Y: The Last Man has two issues that focus on a theatre group trying to make important work about the post-Gendercide world. Their first effort is not received well. Later they try films and comics. Also, a supermodel whose profession is obsolete and is now clearing bodies (a minor character from early in the story) gets a issue later on.
Peter David, fed up with the Wolverine Publicity that drives the X-Men franchise, once wrote an issue in his X-Factor featuring none of the usual cast, instead focusing on popular characters like Wolverine and Cable.
In a similar vein, Walt Simonson wrote a three-issue Fantastic Four arc (with art by Arthur Adams) in which the FF are temporarily replaced by the four most over-exposed (during the 90s) characters in the MU: Wolverine, Hulk (during his gray-skinned Mr. Fixit phase), Spider-Man and Ghost Rider.
The classic Uncanny X-Men story Kitty's Fairy Tale. The cover even featured Kitty Pryde announcing, "And now for something completely different!"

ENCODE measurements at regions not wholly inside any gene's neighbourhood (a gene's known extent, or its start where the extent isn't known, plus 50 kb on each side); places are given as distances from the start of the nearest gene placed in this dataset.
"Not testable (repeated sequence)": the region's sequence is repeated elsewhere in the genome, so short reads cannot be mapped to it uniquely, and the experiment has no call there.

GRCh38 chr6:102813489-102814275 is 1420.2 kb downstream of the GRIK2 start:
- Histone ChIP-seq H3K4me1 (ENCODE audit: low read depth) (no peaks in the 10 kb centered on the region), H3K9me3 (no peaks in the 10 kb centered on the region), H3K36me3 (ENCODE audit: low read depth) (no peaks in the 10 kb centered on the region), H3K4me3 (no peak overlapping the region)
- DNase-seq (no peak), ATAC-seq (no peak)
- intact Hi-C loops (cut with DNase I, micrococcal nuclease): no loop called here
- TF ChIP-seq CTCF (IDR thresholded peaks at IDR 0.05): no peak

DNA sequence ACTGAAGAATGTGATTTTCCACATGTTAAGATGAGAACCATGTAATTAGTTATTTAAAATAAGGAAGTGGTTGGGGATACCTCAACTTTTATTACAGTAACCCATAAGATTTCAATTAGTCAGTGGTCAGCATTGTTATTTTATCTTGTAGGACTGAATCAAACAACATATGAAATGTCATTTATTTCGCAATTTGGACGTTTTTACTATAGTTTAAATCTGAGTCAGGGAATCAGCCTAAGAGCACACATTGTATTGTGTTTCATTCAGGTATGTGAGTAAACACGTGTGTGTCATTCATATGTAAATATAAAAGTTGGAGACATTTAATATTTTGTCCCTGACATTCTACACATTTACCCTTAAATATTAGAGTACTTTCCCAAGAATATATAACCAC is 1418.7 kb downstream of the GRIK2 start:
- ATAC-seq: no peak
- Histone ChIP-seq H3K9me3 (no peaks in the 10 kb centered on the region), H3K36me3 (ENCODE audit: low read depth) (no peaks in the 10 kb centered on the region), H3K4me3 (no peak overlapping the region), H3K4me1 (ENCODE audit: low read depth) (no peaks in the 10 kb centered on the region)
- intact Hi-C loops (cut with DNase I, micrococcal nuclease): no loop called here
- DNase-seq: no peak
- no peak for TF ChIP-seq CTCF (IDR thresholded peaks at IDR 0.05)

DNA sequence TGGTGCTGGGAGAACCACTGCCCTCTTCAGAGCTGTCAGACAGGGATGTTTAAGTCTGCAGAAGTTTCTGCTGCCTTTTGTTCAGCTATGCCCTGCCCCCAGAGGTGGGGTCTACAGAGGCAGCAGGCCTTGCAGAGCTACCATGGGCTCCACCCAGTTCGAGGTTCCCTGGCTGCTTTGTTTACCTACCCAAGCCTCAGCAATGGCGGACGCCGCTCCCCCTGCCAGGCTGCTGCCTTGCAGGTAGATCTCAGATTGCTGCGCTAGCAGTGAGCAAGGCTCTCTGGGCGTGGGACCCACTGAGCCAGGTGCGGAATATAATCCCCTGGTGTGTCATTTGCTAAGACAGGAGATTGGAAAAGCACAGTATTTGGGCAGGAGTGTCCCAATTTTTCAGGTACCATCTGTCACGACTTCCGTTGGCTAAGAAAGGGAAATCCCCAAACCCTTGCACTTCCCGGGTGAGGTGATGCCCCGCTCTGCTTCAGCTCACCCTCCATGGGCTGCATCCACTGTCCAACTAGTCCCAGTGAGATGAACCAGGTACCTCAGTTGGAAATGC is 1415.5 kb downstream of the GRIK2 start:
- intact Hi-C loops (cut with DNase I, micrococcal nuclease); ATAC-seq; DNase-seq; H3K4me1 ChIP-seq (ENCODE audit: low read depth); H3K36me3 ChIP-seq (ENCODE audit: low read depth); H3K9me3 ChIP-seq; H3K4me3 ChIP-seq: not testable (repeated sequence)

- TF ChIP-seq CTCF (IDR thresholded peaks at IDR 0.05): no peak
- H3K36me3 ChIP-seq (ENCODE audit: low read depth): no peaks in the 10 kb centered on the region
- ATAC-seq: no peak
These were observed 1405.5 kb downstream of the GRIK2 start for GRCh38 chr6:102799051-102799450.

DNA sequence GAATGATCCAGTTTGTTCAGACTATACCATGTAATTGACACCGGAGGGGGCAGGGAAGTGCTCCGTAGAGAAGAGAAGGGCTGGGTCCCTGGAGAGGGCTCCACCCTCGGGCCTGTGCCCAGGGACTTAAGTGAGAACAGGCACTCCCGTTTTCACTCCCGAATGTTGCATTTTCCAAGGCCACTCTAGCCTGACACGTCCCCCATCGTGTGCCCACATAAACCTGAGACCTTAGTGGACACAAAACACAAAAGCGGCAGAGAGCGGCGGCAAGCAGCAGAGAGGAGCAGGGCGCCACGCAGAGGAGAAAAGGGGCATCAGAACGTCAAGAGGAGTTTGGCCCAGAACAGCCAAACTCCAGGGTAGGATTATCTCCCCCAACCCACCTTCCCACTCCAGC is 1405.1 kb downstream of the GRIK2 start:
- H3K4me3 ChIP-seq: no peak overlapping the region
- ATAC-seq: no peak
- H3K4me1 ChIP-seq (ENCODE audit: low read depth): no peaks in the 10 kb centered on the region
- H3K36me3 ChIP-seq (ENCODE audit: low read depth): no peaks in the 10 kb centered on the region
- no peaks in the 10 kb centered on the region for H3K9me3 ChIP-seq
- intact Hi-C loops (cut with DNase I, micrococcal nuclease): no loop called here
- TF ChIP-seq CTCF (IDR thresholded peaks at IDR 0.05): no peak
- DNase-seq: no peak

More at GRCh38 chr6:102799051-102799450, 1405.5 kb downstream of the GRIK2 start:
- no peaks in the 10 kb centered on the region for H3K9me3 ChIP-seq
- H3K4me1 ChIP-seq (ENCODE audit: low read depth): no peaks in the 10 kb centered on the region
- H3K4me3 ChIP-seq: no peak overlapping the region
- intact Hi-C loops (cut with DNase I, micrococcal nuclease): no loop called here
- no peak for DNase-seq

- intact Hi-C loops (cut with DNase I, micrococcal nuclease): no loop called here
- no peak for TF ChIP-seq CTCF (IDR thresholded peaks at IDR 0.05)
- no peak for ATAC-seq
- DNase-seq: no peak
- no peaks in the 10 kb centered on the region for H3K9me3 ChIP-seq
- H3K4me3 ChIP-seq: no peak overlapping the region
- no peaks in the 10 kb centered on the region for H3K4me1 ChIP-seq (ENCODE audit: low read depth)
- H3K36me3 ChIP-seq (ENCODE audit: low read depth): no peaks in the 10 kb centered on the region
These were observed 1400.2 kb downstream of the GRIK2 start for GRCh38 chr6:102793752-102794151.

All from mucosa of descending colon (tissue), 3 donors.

The shift from the Brian Michael Bendis Era Avengers to the Jonathan Hickman Era is a very noticeable example. From the more accessible, Bendis-voice-filled Avengers to the more high-concept, sci-fi Hickman Avengers.
After Joss Whedon took over Runaways, he veered sharply away from the usual storyline of the Runaways dealing with some Monster of the Week by sending them back in time to 1907, where Victor falls in love with a local girl, Chase and Nico discover that an earlier version of the Pride is trying to start a gang war, and Karolina and Molly try to rescue a young girl stuck in an abusive marriage to a much older man.
Jon Sable, Freelance #33 is about the children's books that Jon writes and tells the story of a group of leprechauns living in Central Park. Aside from a framing sequence, the art is by Sergio Aragaones instead of Mike Grell.
The Fantastic Four Roast (February, 1982) was a one-shot all-humor special where everyone in the Marvel Universe showed up at a fete for some good-natured riffing on the titular team. Written and laid out by Fred Hembeck, it took the liberty of changing why Dr. Doom became a villain and harbored such hatred for Reed Richards—in college, he wasn't invited to a panty raid with Reed and his college buddies.